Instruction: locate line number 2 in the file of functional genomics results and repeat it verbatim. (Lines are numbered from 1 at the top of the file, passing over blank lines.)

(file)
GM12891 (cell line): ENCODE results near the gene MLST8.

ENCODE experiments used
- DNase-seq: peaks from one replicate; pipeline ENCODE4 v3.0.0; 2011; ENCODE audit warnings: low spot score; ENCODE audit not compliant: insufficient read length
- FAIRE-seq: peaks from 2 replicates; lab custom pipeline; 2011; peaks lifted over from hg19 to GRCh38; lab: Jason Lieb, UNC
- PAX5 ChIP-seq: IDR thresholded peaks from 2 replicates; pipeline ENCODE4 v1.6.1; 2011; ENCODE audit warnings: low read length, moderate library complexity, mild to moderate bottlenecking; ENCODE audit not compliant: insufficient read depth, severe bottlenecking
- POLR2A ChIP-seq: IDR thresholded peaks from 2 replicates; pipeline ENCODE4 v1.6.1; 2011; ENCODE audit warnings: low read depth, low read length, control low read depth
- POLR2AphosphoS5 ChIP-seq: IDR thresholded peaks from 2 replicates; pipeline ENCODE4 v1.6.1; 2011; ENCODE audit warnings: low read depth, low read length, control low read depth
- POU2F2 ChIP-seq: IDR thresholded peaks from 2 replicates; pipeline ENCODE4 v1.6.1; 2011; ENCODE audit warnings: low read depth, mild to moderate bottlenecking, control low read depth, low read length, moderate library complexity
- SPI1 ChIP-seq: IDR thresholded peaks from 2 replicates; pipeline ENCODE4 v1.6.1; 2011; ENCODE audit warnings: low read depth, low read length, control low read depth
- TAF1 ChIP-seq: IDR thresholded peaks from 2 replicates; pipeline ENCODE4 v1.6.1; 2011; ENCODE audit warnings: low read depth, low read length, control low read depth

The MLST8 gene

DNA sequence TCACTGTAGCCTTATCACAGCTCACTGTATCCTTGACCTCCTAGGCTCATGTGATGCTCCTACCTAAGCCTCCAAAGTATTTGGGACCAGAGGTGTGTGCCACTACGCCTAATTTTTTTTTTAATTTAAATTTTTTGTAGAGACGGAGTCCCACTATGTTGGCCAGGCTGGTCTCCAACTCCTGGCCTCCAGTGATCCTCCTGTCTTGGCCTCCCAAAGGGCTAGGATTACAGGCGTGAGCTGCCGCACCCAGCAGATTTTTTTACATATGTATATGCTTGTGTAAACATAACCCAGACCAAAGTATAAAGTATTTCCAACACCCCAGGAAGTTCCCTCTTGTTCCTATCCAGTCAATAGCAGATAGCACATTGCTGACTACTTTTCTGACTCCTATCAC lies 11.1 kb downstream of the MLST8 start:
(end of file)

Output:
ENCODE experiments used